Even today, our marriage ceremonies may involve the wife’s father “giving” her to her husband, and statements that she is endowing him with her worldly goods. The words “to have and to hold” in a marriage ceremony have the same meaning as the same words in a deed of land. They transfer ownership and possession.
Sometimes, especially with wealthy families the wife’s relatives wished to make sure that the husband did not squander what the wife brought to the marriage, and to make sure that the wife and the children got the benefit of it. The two families would therefore negotiate a MARRIAGE SETTLEMENT, by which each family would appoint a representative to hold ownership of everything that the wife brought to the marriage, and some of what the husband brought to the marriage. Those persons were known as trustees. They controlled ownership so things could not be wasted, but the things could be used by the couple and their children during the lifetimes of the couple. Following the deaths of the spouses, the trustees transferred the remainder to the children. The wife would therefore technically own nothing at the marriage, so she brought no dowry.
Similarly, anyone wishing to transfer something to a wife during her marriage, usually did so to a trustee for the wife’s benefit. This made sure that the item remained her separate property, and was not controlled by the husband.
During the marriage, the wife could make contracts as the husband’s agent, ordering food, hiring servants, and so on, but not on her own behalf. She was entitled to PIN-MONEY to dress her in a manner suitable to her husband’s rank, and to provide for her ordinary personal expenses. Her husband could dispose of anything she bought, except clothing and footwear during their marriage.
Upon the husband’s death, his widow was entitled to the remainder of the dowry, if any, and to one third of any land her husband owned during marriage, for the rest of her life or until she remarried. This interest in land was known as DOWER. If the husband owned copyhold land rather than freehold land, the widow’s share was known as FREEBENCH. A wife who committed adultery during her husband’s life lost her right to dower or freebench.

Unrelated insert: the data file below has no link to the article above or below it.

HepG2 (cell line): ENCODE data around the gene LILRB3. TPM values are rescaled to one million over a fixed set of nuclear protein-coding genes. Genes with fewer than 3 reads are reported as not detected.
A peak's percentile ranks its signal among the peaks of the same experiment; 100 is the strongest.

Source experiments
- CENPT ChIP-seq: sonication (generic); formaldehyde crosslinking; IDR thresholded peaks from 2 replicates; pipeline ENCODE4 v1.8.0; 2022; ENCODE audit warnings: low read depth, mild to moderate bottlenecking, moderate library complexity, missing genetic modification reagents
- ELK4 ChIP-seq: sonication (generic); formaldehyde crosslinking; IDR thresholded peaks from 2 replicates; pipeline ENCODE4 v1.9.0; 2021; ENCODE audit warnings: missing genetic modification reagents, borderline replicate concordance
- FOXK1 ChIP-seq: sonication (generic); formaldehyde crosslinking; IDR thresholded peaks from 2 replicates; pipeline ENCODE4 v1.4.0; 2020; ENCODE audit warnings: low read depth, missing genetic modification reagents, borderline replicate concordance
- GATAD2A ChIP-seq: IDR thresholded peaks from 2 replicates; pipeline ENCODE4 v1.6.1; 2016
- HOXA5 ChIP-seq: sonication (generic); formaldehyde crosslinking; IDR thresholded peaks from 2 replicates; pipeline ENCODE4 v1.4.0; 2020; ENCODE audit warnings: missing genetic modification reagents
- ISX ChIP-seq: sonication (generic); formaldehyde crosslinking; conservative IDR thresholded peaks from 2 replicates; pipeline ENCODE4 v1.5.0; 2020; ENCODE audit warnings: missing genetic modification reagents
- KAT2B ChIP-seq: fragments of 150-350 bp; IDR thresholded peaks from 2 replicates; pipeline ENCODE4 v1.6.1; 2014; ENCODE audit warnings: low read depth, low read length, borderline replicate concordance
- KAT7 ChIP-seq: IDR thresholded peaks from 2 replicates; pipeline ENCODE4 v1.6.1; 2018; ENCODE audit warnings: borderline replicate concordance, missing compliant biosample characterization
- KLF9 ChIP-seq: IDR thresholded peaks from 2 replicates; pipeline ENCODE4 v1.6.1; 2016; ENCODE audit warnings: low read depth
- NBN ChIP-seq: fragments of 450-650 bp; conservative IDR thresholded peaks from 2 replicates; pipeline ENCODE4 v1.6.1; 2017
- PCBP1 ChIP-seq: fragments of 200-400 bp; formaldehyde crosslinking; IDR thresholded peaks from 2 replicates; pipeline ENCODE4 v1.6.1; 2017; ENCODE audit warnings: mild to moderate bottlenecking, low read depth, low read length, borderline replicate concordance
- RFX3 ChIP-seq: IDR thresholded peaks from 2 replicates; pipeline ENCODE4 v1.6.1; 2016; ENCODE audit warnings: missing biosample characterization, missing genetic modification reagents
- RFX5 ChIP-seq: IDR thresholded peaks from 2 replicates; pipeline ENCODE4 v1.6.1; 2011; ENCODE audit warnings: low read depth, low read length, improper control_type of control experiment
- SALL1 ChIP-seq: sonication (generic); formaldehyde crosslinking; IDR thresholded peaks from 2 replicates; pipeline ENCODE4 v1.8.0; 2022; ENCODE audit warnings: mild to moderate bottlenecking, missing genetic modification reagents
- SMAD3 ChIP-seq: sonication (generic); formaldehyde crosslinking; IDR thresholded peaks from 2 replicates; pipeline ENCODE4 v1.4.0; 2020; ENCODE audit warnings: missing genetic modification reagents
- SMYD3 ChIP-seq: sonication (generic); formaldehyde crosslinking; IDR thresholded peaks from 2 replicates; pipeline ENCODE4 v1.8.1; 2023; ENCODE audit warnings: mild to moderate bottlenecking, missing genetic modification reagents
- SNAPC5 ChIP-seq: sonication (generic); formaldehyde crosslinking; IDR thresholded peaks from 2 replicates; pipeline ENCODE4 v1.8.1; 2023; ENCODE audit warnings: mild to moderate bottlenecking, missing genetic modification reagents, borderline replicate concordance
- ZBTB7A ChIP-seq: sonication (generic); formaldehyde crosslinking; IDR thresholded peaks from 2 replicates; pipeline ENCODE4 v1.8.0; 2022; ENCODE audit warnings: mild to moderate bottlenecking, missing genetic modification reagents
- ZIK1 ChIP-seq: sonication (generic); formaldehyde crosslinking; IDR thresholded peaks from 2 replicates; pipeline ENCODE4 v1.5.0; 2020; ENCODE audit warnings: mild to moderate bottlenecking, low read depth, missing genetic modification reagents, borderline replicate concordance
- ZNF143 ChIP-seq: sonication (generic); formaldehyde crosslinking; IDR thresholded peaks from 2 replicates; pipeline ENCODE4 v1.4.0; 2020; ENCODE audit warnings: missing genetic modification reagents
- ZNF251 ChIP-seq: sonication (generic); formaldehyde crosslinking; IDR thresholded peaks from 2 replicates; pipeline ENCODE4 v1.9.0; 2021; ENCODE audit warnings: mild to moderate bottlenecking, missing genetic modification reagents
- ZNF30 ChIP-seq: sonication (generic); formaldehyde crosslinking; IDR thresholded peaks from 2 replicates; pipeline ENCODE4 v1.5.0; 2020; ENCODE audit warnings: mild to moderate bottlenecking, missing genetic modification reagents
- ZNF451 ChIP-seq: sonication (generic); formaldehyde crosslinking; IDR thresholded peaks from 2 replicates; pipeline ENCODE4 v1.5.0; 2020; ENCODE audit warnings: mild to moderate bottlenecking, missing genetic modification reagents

Although dower provided some security for a widow, along with her share of her husband’s other assets as set out in his Will, many women preferred to make another arrangement. A husband and wife could make a marriage settlement before marriage, whereby he promised to allow her a fixed income from his land following his death, to continue for her lifetime or until she remarried. This was known as JOINTURE. If a wife chose this, she was not entitled to dower or freebench , as it was a substitute for them.
Husbands could also use trustees. If a husband wished to avoid dower or freebench, he would ensure that any land he received was transferred to trustees for his benefit, rather than directly to him.
It may be of interest to note that married women became able to deal with assets in their own right without involving trustees, in England in 1882 and in Ontario in 1884. Dower continued to exist in Ontario until 1978.
References to dower and jointure will be found in many old land documents, and Wills; and to free bench in manor court records. Marriage settlements can be found among family document collections deposited at record offices.
This article first appeared in the November 2002 newsletter, Volume 18 - Number 2